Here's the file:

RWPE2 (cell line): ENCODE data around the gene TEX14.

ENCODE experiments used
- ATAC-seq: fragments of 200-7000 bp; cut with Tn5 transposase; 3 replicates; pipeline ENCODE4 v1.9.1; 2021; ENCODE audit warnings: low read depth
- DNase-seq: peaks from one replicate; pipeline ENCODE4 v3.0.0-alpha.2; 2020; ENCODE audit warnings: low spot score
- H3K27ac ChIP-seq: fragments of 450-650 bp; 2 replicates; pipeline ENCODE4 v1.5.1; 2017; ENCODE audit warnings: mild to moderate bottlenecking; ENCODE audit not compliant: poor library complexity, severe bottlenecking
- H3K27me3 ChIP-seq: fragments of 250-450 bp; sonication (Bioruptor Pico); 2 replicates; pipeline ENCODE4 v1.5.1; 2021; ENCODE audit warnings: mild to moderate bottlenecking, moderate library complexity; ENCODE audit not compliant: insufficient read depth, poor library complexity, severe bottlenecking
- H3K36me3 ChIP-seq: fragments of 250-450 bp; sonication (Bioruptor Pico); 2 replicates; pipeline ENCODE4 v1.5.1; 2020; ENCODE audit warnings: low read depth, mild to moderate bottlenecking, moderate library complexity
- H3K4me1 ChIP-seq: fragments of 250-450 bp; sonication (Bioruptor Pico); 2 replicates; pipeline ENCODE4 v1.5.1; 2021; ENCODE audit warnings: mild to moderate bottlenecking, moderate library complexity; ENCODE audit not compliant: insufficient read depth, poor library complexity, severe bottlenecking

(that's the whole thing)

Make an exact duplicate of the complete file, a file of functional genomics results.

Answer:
RWPE2 (cell line): ENCODE data around the gene TEX14.

ENCODE experiments used
- ATAC-seq: fragments of 200-7000 bp; cut with Tn5 transposase; 3 replicates; pipeline ENCODE4 v1.9.1; 2021; ENCODE audit warnings: low read depth
- DNase-seq: peaks from one replicate; pipeline ENCODE4 v3.0.0-alpha.2; 2020; ENCODE audit warnings: low spot score
- H3K27ac ChIP-seq: fragments of 450-650 bp; 2 replicates; pipeline ENCODE4 v1.5.1; 2017; ENCODE audit warnings: mild to moderate bottlenecking; ENCODE audit not compliant: poor library complexity, severe bottlenecking
- H3K27me3 ChIP-seq: fragments of 250-450 bp; sonication (Bioruptor Pico); 2 replicates; pipeline ENCODE4 v1.5.1; 2021; ENCODE audit warnings: mild to moderate bottlenecking, moderate library complexity; ENCODE audit not compliant: insufficient read depth, poor library complexity, severe bottlenecking
- H3K36me3 ChIP-seq: fragments of 250-450 bp; sonication (Bioruptor Pico); 2 replicates; pipeline ENCODE4 v1.5.1; 2020; ENCODE audit warnings: low read depth, mild to moderate bottlenecking, moderate library complexity
- H3K4me1 ChIP-seq: fragments of 250-450 bp; sonication (Bioruptor Pico); 2 replicates; pipeline ENCODE4 v1.5.1; 2021; ENCODE audit warnings: mild to moderate bottlenecking, moderate library complexity; ENCODE audit not compliant: insufficient read depth, poor library complexity, severe bottlenecking